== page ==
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compressing without warmth
diamenz
post Sep 24 2012, 04:43
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hello. i have an old track from an old cd that has very low volume. i've amplified it in audacity as much as a can without making it clip, but even when maxed out at 200% in vlc it's still pretty low.

now i've used waveart's finalplug to compress it by a couple of decibels, but i don't like the warmth it produces, and it just doesn't sound as dynamic as the original for some reason (even the parts that don't hit the top [or bottom?] of the waveform). after i wasn't satisfied with that, i just amplified the track in audacity and checked off 'allow clipping', but of course that's not the proper way to do it.

so basically what i would like to know is - is there a way of compressing a full retail mixdown without adding warmth? the result i'm looking for is amplification without clipping... so instead of 'compressing' the waveform i'd like to amplify it and 'limit' the peaks...

i hope i'm being clear... thanks!
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Batman321
post Sep 24 2012, 06:21
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Define 'warmth'
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AndyH-ha
post Sep 24 2012, 06:26
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Hard limiting can add a few dB, very often without any real change in the sound. I can't speak to all possible capabilities but the Hard Limiter in Cool Edit has four parameters
limit maximum amplitude to __ dB
boost input by __ dB
look ahead time __ ms
release time __ ms

It is going to depend on the material but for older, more dynamic stuff you can often get 6 dB without any pain (limit max amplitude to -6 dB), maybe considerably more in some cases.

I always use 0dB in the boost parameter. That way, nothing except the extreme peaks are changed by the hard limiter (i.e. for a -6dB setting, only peaks higher than -6dBfs will be effected). After limiting, I amplify the entire waveform by the amount I want (which in the example here would be at least +6dB without clipping). Experimentation will tell you what works for any given track.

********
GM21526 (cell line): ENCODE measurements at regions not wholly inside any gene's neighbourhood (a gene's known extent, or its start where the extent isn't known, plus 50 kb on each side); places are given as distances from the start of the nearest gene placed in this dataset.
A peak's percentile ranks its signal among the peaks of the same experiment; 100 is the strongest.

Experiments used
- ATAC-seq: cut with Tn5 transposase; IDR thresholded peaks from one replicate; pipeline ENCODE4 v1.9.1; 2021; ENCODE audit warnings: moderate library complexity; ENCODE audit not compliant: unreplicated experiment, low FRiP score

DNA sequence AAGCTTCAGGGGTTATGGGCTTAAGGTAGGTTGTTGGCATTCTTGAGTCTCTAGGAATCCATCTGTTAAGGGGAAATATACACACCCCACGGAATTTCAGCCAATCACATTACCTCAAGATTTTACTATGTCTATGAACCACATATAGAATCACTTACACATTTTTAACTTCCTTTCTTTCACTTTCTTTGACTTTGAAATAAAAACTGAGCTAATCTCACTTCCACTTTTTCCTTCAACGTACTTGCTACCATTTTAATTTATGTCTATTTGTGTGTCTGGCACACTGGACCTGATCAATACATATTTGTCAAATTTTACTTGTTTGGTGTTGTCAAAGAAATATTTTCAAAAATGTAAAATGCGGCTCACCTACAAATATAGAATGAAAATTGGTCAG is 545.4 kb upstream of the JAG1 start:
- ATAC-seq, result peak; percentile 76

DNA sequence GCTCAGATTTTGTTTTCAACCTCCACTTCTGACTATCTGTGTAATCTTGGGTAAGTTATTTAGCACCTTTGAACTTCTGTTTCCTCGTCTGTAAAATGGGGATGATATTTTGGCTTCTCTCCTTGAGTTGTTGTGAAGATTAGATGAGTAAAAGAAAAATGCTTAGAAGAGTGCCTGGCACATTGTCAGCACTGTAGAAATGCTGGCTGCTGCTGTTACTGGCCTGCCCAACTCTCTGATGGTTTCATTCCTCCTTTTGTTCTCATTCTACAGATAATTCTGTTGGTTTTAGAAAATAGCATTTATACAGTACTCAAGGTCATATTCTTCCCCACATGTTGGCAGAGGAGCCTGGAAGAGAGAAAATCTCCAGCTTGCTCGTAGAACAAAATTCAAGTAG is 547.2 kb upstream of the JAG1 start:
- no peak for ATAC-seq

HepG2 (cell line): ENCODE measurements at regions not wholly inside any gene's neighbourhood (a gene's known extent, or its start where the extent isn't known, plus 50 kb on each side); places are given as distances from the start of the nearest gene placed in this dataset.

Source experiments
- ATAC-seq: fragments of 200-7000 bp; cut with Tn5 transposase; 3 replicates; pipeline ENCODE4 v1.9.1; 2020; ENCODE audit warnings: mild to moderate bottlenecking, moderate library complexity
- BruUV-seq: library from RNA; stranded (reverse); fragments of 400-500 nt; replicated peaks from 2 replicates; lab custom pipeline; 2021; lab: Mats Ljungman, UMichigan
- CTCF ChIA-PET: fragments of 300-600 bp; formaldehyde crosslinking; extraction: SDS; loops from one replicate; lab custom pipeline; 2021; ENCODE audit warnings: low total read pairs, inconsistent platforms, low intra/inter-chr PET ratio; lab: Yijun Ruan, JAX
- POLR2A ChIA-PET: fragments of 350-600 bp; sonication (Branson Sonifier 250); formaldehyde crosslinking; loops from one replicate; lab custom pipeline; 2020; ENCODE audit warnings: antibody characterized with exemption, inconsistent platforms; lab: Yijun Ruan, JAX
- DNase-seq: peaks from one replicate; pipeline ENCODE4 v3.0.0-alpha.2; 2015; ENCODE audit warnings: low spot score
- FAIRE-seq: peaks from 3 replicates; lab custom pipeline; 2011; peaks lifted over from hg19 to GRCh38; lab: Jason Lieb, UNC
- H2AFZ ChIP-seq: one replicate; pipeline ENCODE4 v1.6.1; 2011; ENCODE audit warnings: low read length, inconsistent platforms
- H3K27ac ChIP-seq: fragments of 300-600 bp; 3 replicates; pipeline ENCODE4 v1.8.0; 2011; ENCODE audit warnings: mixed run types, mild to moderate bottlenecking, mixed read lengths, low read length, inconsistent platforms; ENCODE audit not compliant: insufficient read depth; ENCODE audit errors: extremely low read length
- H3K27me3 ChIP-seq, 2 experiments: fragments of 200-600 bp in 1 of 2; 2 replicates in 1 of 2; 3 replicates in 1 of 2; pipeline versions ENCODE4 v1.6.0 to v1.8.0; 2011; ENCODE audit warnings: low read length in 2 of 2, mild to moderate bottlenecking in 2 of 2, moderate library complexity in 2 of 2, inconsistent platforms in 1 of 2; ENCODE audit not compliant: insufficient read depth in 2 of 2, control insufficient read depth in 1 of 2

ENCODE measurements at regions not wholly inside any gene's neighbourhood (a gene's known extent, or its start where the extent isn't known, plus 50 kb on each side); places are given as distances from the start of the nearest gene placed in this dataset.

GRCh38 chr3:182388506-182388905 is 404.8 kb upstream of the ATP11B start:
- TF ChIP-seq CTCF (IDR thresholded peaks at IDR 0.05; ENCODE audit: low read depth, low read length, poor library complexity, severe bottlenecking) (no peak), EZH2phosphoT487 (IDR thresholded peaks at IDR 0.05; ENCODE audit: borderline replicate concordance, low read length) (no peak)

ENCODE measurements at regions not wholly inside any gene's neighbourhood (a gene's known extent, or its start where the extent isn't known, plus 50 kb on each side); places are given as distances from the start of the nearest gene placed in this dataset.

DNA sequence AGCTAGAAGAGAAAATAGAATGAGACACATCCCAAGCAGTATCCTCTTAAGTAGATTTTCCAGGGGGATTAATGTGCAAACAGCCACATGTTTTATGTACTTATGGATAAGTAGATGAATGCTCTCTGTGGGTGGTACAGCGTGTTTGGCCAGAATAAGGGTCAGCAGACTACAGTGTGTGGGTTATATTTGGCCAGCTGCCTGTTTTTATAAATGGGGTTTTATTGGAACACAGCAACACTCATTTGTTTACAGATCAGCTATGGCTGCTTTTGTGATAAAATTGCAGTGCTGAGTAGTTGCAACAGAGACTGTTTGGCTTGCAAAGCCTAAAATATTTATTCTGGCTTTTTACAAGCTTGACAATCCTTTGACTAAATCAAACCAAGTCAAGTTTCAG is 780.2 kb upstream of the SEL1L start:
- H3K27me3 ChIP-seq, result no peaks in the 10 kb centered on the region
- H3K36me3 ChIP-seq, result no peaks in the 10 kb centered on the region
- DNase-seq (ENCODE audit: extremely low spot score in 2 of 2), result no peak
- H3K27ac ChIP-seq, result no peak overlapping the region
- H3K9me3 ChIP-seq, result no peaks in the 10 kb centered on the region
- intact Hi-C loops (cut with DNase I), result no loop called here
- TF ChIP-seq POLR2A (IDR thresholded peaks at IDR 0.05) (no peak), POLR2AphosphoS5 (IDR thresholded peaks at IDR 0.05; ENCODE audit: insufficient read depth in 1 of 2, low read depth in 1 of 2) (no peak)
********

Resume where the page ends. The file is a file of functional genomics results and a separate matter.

I've also used the relatively simple Dynamic Range Processor in Cool Edit to good effect on some music. It isn't going to give you the same thing as a good multi-band compressor, and is unlikely to work satisfactorily on some, perhaps much music (again, depending on the type of material), but I've found it to work well enough for my purposes a number of times.
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diamenz
post Sep 24 2012, 11:04
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QUOTE (AndyH-ha @ Sep 24 2012, 00:26) *
Hard limiting can add a few dB, very often without any real change in the sound. I can't speak to all possible capabilities but the Hard Limiter in Cool Edit has four parameters
limit maximum amplitude to __ dB
boost input by __ dB
look ahead time __ ms
release time __ ms

It is going to depend on the material but for older, more dynamic stuff you can often get 6 dB without any pain (limit max amplitude to -6 dB), maybe considerably more in some cases.

I always use 0dB in the boost parameter. That way, nothing except the extreme peaks are changed by the hard limiter (i.e. for a -6dB setting, only peaks higher than -6dBfs will be effected). After limiting, I amplify the entire waveform by the amount I want (which in the example here would be at least +6dB without clipping). Experimentation will tell you what works for any given track.

I've also used the relatively simple Dynamic Range Processor in Cool Edit to good effect on some music. It isn't going to give you the same thing as a good multi-band compressor, and is unlikely to work satisfactorily on some, perhaps much music (again, depending on the type of material), but I've found it to work well enough for my purposes a number of times.


thank you SO MUCH Andy, this is exactly what i was looking for. i ended up using the hard limiter in audacity and it worked like a charm.
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